Something happened on the way to the predicted double-dip recession that was to be caused by the European debt crisis and the paralysis in Washington- the housing market showed strong gains and specialty floor coverings store sales turned upwards. These trends can be seen in the following reports.
• According to the Department of Commerce (http://www.census.gov/const/newresconst.pdf), housing permits increased by 6.5% and starts rose by 5.5% in the third quarter of 2011. In October, these gains accelerated, growing 17.7% and 18.9%, respectively.
• Existing home sales increased at even sharper rates. According to the National Association of Realtors existing home sales increased by 17.8% in the third quarter of 2011 and by 11.7% in October.(http://www.realtor.org/research/research/ehsdata)
• Floor covering store sales also began to rebound as housing demand increased. Commerce reported that specialty floor covering store sales increased by 1.2% in the third quarter after declining 7.9% in the first half of the year. Sales are estimated to have increased by 3.4% in October, based on preliminary Commerce data. Positive specialty floor covering store sales are not a surprise, since floor covering sales are highly correlated with housing demand. This has been seen in the findings of the Catalina Floor Coverings Quarterly Update. (http://www.informationgiant.com/www/index.cfm?action=catalog.browse&category=Floor%20Coverings%20Quarterly%20Update&id_category=06a50ffa-04c4-4f6b-9dda-c14d67bd2247).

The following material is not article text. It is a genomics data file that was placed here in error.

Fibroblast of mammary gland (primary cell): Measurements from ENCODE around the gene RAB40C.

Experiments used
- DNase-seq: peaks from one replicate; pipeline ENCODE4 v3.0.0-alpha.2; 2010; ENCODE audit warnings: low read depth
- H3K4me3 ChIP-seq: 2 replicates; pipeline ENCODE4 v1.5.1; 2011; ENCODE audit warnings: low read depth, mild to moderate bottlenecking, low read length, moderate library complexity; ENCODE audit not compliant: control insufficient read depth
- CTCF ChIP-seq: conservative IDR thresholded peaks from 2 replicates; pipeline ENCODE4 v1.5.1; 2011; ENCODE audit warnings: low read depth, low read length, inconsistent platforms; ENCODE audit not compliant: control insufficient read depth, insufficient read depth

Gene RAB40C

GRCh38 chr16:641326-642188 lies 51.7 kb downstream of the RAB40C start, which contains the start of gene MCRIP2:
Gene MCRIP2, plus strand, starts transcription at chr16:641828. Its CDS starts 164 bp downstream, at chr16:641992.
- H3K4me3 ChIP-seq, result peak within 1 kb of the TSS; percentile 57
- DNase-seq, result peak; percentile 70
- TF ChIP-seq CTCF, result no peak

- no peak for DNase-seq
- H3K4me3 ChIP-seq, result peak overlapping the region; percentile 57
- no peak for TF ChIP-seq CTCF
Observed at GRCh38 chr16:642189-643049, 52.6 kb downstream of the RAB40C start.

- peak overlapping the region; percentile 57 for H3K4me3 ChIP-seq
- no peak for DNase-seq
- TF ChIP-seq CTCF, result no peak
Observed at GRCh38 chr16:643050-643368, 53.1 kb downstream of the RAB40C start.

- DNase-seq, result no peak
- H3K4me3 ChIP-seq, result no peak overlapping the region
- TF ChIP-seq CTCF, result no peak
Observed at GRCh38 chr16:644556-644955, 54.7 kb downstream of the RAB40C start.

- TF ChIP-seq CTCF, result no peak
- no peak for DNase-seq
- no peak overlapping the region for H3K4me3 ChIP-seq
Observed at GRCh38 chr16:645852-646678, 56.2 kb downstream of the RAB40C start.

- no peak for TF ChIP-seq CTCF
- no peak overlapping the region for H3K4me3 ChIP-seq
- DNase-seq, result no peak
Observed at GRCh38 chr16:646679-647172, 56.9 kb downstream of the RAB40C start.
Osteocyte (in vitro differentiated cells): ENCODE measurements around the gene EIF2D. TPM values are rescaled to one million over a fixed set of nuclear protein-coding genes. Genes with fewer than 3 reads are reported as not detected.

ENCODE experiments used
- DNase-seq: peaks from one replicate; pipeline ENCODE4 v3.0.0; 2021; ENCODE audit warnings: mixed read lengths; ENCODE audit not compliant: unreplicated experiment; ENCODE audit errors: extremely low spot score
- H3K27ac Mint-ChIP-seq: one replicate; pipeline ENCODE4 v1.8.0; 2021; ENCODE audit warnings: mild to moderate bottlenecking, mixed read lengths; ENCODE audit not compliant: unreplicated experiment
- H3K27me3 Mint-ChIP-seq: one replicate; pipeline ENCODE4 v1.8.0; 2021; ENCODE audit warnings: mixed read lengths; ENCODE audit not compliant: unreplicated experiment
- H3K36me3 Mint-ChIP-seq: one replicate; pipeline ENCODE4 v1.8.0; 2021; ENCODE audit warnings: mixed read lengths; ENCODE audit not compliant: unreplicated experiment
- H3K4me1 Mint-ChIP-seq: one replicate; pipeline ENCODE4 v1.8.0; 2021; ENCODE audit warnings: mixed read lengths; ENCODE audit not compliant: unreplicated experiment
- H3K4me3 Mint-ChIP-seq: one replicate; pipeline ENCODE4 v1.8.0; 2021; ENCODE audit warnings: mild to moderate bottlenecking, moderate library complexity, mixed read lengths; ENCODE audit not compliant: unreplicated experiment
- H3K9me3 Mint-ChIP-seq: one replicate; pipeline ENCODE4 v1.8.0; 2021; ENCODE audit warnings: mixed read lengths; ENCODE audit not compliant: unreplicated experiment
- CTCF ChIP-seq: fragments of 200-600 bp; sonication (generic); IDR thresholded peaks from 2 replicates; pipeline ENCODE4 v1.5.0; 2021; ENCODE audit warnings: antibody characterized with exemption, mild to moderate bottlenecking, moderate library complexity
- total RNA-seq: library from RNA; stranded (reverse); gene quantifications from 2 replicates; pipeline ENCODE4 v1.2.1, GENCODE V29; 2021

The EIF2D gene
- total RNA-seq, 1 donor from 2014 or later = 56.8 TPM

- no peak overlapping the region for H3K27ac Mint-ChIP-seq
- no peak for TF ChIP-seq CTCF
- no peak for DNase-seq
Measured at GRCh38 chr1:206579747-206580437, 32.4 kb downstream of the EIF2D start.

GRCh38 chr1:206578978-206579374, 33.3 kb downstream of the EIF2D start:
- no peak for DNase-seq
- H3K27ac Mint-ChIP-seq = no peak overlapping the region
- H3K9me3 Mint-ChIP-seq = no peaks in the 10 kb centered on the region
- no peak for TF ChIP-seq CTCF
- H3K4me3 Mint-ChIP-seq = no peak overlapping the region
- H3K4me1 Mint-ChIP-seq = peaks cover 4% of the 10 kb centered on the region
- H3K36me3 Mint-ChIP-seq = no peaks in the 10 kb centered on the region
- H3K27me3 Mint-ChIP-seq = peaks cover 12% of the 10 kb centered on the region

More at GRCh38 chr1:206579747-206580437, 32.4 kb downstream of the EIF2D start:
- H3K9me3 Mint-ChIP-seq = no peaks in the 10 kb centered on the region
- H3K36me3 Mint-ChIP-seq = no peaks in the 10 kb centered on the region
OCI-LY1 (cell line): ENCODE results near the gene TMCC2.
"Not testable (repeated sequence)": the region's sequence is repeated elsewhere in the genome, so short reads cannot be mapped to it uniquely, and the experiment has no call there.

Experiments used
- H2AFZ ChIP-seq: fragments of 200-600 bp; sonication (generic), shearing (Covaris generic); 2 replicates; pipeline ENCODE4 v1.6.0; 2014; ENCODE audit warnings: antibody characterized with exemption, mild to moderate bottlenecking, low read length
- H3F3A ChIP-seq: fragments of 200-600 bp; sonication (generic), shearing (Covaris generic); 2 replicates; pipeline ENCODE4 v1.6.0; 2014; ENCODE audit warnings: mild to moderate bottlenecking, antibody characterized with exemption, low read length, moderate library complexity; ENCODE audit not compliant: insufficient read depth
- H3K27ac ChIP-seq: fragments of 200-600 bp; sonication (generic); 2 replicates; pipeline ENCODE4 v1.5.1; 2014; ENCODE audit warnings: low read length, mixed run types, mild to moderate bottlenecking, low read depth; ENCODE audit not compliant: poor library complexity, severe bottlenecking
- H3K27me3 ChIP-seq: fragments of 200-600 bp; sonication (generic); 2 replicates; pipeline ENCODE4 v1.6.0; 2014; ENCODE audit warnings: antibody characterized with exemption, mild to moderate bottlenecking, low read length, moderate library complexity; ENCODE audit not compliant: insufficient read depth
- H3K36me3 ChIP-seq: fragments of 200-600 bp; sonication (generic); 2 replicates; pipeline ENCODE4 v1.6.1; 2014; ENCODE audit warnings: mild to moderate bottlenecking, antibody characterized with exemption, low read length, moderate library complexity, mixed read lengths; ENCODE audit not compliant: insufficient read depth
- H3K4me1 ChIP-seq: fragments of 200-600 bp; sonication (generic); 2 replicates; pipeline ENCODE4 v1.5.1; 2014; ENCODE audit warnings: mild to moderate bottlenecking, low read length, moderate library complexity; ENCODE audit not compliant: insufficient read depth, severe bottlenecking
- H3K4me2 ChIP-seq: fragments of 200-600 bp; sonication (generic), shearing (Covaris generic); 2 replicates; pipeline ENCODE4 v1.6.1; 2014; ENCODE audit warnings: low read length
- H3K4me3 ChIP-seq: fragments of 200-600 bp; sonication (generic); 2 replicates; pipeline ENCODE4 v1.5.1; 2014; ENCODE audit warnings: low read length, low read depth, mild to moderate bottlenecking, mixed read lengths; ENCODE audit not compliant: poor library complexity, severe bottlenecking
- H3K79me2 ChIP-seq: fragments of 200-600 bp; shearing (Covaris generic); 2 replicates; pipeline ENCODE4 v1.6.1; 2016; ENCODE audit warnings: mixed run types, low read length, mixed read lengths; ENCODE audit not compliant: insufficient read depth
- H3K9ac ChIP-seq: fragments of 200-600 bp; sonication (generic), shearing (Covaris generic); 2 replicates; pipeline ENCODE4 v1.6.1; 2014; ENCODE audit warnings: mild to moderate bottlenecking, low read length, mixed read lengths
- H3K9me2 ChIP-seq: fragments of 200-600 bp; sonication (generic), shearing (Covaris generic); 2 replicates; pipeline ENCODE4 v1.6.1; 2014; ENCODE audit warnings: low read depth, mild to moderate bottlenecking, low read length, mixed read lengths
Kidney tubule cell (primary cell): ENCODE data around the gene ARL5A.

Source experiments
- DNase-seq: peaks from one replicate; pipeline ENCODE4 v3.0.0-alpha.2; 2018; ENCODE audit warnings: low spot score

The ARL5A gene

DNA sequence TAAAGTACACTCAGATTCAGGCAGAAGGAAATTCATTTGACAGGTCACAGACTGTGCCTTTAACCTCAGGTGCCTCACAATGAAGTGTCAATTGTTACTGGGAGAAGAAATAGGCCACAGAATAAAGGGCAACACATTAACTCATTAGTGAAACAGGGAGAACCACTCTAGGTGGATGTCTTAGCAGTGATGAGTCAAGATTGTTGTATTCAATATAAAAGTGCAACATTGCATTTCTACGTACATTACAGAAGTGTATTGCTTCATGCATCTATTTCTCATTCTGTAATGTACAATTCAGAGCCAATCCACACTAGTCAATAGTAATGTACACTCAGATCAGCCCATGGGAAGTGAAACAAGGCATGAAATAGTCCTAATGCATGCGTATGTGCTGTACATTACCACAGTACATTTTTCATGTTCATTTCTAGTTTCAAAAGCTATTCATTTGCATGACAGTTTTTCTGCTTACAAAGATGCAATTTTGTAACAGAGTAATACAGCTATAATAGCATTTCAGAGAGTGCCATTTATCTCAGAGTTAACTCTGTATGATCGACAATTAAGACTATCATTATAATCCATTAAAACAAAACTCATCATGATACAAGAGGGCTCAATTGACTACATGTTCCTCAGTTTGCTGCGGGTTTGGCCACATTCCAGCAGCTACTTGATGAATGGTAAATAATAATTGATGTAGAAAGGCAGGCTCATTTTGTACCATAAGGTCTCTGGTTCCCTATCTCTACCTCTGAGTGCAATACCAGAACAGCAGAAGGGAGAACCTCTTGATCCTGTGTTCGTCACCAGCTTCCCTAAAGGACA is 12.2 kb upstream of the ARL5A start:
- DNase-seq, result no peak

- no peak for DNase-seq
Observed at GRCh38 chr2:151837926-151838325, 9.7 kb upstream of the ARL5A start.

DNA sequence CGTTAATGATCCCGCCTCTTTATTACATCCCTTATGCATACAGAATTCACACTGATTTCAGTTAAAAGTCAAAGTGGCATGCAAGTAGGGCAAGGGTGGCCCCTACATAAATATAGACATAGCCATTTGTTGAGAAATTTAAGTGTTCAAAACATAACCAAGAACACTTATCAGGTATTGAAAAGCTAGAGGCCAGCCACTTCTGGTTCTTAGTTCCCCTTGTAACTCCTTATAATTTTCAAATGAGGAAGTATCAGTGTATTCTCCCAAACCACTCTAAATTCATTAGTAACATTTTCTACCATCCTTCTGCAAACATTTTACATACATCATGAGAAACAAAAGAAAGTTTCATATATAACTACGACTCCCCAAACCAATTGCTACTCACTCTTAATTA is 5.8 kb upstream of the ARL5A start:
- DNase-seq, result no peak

Considering the uncertainties of the economic environment and the low level of consumer confidence, it would seem unlikely the housing data would be so strong. So why are we seeing such positive housing data?
• Can it be that consumers consider housing prices low enough after declining by 26% over the last five years? They are also reacting to historic low mortgage rates.
• Can it be that consumers are “acting” more confident as initial unemployment claims fall and employment increases? After increasing at a 0.4% rate over the first three quarters of 2011, U.S. employment levels increased by 0.9% in October 2011.
• Can it be that we are finally seeing the peak of our housing woes? A recent Wall Street Journal (WSJ)article indicates that “the share of households delinquent on their mortgage payments has fallen to the lowest level since the end of 2008.” according to the Mortgage Bankers Association. (http://online.wsj.com/article/SB10001424052970204517204577044401122300024.htm)
Now that we are seeing an upward trend in U.S. housing demand, the question now is how sustainable are these trends? I think we could see continued gains in the housing market, since the lack of Congressional action on the budget results in neither a cut in spending or an increase in taxes. So we may see stronger floor covering sales for 2012. However, all bets are off for 2013 if the automatic cut in spending and increase in taxes (a total of $4.9 trillion over ten years) goes into effect.
What do you think?
Stuart Hirschhorn is a member of the Floor Covering Institute and Director of Research of Catalina Research, Inc. which provides in-depth market research on the floor covering industry.